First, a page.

Lending on Real Estate Collateral

By Nick Reynolds, VP/Credit Services Manager

The risks associated with business lending differ significantly from those associated with traditional consumer lending. While consumer information is still an important part of knowing your member, the types of risks associated with commercial loans tend to be more varied and wider in scope. This article is one in a series to help credit unions more clearly understand some of the unique risks of business lending.

If you are a fan of the 1993 Steven Spielberg movie Jurassic Park, you may recall the memorable words of Dr. Ian Malcolm (as played by Jeff Goldblum): “Your scientists were so preoccupied with whether or not they could that they didn’t stop to think if they should.”

So it goes with real estate lending. Huge swings in commercial and multi-family real estate valuations since the financial crisis have rightfully given lenders pause (Fig. 1). Historically, the NCUA has authorized credit unions to lend up to a maximum 80% advance rate on commercial real estate. Recent changes to NCUA’s regulations have removed this prescriptive limit, but it still begs the question of whether you should consider going to 80% loan-to-value (LTV), or even higher, on a particular request.

Showing a graph about the quarterly sales prices of larger commercial/multifamily properties

Quarterly sales prices of larger ($2.5 million+) commercial/multifamily properties

One question I often receive is: Why is an 80% LTV ratio considered the industry standard for determining adequate collateral coverage? One way to look at this is that 80% represents the breakeven ratio on a typical commercial property, if it goes to foreclosure. You can estimate approximately 10% of property value will be spent on costs associated with the foreclosure process, including legal expense, carrying costs, any needed property repairs, and professional management. Once you factor in the realtor’s commission and any discount the buyer negotiates because it is a foreclosure, total costs may easily reach 20% of property value.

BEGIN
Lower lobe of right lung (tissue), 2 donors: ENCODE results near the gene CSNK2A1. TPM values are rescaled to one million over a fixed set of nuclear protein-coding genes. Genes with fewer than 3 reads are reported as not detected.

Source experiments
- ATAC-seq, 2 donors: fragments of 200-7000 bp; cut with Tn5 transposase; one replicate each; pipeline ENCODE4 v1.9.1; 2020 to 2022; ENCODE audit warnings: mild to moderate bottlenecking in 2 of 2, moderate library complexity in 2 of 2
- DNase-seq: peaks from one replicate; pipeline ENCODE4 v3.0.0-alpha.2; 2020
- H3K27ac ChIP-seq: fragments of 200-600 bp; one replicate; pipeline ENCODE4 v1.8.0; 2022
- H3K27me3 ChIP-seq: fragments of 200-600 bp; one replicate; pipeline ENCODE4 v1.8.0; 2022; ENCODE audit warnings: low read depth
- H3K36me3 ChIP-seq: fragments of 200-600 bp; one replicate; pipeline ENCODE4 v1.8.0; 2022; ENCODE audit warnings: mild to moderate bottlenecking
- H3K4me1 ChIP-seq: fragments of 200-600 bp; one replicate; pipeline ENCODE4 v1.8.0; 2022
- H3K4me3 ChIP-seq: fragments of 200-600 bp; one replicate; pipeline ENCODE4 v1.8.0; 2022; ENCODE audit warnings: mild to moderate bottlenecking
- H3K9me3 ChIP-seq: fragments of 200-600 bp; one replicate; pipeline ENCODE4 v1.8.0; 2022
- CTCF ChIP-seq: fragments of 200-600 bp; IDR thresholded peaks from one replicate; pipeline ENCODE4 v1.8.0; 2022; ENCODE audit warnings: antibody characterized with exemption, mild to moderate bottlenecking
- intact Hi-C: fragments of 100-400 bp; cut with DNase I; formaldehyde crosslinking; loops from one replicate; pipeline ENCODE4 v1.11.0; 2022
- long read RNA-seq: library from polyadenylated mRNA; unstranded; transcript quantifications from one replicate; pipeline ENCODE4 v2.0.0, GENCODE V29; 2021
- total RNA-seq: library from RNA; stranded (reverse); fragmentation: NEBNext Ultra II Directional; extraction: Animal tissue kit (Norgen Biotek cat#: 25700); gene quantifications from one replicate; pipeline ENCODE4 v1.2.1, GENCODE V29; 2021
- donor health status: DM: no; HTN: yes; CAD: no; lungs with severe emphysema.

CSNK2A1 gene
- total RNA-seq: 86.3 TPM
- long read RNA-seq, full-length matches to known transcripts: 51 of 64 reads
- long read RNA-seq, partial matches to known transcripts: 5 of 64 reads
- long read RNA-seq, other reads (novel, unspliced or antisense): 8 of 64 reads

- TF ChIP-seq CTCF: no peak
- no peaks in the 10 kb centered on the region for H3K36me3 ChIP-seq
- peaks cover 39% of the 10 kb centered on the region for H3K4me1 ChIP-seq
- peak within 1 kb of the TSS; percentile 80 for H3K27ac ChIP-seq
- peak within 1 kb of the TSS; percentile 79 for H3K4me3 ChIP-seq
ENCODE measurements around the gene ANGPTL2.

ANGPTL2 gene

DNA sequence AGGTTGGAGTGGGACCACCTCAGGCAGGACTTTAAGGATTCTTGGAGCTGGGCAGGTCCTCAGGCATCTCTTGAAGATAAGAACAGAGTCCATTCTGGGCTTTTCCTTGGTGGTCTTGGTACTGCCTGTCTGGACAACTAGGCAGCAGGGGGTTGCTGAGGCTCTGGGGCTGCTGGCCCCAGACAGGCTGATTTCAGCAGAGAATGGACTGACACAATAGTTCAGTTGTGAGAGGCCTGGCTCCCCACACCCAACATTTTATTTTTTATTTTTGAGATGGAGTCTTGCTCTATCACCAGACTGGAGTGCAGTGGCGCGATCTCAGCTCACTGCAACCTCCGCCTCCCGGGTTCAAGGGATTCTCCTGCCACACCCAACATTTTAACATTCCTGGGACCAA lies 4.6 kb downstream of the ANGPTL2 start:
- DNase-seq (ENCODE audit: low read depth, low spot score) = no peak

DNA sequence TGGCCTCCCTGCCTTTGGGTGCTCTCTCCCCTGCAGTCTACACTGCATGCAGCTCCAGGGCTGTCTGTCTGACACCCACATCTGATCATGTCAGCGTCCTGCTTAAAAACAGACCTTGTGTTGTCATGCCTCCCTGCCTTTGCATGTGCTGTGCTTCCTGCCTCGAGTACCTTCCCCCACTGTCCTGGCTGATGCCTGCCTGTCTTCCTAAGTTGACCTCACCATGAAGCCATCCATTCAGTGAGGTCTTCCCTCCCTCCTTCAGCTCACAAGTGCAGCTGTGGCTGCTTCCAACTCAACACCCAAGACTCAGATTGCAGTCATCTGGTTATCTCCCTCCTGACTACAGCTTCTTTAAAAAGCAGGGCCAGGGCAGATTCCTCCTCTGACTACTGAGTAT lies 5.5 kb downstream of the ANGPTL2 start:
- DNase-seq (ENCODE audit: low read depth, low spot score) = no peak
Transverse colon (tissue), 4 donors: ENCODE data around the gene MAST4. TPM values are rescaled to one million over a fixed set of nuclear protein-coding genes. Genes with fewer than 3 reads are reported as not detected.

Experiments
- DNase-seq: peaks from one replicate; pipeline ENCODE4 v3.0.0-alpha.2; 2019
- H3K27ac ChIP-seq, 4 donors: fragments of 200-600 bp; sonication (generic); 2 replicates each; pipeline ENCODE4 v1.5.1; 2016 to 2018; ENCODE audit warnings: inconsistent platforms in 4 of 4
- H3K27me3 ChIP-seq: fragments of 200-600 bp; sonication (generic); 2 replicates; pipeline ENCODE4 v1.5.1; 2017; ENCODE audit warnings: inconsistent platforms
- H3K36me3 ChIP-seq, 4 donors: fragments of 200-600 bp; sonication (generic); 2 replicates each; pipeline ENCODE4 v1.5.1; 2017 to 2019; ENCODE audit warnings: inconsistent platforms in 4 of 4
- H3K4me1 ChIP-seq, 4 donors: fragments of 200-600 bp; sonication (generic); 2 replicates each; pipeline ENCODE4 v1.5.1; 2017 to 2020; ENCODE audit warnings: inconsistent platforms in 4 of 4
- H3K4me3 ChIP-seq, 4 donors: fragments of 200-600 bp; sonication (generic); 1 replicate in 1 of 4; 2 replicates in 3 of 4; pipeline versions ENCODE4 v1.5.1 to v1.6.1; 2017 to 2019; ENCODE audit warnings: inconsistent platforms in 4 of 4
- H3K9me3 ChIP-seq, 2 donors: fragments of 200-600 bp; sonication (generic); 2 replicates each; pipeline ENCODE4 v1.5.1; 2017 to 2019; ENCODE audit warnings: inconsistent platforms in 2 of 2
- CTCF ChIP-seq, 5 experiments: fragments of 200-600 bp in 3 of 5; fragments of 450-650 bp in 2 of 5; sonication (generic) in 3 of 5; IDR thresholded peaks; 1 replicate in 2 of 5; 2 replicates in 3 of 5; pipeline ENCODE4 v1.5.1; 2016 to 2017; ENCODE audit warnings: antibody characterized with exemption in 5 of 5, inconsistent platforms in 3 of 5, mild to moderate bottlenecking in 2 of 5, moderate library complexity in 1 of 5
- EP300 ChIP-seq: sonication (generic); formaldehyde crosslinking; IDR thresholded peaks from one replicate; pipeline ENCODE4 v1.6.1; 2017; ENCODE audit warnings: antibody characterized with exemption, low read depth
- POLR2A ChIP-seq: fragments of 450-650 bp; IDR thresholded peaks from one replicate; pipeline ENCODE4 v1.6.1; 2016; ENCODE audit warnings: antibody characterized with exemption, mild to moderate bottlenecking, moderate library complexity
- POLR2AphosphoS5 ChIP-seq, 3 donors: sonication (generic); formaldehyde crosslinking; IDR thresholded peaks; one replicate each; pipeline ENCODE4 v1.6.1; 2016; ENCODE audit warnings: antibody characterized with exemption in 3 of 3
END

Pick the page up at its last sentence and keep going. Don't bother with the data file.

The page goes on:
There are a number of factors you should consider when you look at a real estate property. In order to be competitive with other lenders, you often will need to advance 80% to win a deal. Under many circumstances, this will be fine. But you need to consider a few important aspects before approving the loan.

One key factor is the reliability of the appraisal. A real estate appraisal should include several “comparables” or “comps”—nearby properties that are similar in use, condition, and size to the subject property. The more closely these comps resemble your collateral, the greater your confidence will be in its appraised value. One home among a thousand of similar homes, with close, recent comps, will provide you with a high degree of confidence. On the other hand, your level of confidence will be much lower on a property with no local comps or recent nearby sales. After all, an appraisal is simply an educated opinion of value. Some of those opinions are supported better than others. You should take into account the levels of confidence and potential variability in the value in your advance rate.

Similarly, some properties are inherently more marketable. For example, an apartment building, a tilt up concrete warehouse with office space, and many types of retail locations are of general interest and the pools of potential buyers are large. But certain special-use properties don’t offer that same level of general appeal. Such properties include bowling alleys, car washes, gas stations and convenience stores, hotels, water parks, golf courses, and movie theaters. If the property only serves a single best use, you should consider a lower advance rate, because the pool of potential buyers is quite limited. Combined with the fact that, in a foreclosure scenario, the likelihood is high that local market conditions may not support that type of business in that specific location, you are going into a sale at a disadvantage.

There are other factors that may adversely impact the salability of your collateral. Rural locations often have a more limited market, and a lower advance rate is often warranted. The quality of leases and tenants may also impact the value. If the borrower holds a long term lease to a single tenant, the performance of that tenant has an outsized influence on property cash flows, and you may wish to reduce your advance rate. Also, if the current leases are below the market rate the appraiser used, you would want to reduce the advance rate.

Lastly, make sure to consider local economic and business conditions. Some markets, including major metropolitan areas and popular tourist destinations, tend to see much greater volatility in real estate prices than other, more stable areas. If you lend in an area that sees such high fluctuations in property values, consider using a lower standard advance rate than 80%.
Remember that your personal familiarity with your borrower and the local market are major advantages and should factor strongly in your underwriting decisions.

 

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